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NewYork-Presbyterian/Weill Cornell Medical Center - Center for Advanced Digestive Care

Peroral Endoscopic Myotomy (POEM)

Peroral endoscopic myotomy (POEM) is a technique that involves tunneling between the muscle layers of the esophagus to treat achalasia, including achalasia related to Chagas disease. Achalasia prohibits or reduces the ability of the muscles that make up the lower esophageal sphincter (between the esophagus and stomach) to relax. This therapeutic procedure is done completely through endoscopic methods, and no exterior cuts are made.

During a POEM procedure, an endoscope is passed through the mouth, and upon reaching the esophagus, an incision is made through the esophageal wall down to the muscle. When the muscle is reached, the endoscopist creates a tunnel downward toward the junction between the esophagus and stomach, where certain muscles are divided in order to ease the entry of food and drink to the stomach from the esophagus.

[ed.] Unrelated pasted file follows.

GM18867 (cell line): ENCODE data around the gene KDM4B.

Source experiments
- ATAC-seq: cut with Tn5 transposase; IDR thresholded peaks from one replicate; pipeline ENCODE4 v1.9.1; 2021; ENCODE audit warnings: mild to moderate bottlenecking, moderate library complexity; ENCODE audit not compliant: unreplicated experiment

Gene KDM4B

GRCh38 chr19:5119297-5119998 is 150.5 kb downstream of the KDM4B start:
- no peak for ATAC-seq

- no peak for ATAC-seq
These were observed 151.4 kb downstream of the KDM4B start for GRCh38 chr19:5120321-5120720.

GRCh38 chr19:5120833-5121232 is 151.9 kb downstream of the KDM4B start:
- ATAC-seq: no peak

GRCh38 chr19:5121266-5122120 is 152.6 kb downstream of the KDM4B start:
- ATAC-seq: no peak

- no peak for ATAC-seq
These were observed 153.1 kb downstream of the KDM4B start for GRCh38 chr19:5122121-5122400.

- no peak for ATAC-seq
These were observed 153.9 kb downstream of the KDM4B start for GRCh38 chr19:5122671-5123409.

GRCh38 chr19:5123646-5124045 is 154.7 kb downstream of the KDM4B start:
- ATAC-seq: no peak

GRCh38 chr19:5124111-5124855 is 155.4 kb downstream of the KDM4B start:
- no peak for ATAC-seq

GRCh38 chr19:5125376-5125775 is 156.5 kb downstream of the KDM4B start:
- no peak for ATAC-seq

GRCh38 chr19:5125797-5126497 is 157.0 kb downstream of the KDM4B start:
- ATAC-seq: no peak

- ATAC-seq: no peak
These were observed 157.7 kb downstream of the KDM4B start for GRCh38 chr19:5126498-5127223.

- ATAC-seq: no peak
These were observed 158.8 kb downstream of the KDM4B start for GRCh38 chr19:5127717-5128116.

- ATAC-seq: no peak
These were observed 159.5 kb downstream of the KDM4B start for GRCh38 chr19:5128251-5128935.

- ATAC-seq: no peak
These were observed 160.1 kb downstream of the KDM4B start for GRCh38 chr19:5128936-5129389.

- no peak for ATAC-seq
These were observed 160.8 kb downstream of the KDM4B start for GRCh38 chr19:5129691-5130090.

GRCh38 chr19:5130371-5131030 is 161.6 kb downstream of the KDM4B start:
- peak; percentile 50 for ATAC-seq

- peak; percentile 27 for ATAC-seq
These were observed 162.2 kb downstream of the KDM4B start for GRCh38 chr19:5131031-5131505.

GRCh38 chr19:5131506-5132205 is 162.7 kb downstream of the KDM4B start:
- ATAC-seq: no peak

Patients are required to fast for 12 hours before the procedure, making sure that the upper gastrointestinal tract, namely the esophagus, is clear of any food or food residue. Patients are admitted for the POEM procedure, which usually takes 2 to 3 hours. A barium contrast study is used after the procedure to determine if normal swallowing function has returned, and when successful, patients are able to return to restore normal eating after first following a clear liquid diet.

Quick recovery and high success rates mark some of the benefits of peroral endoscopic myotomy, which can see patients able to swallow normally sometimes within 24 to 48 hours.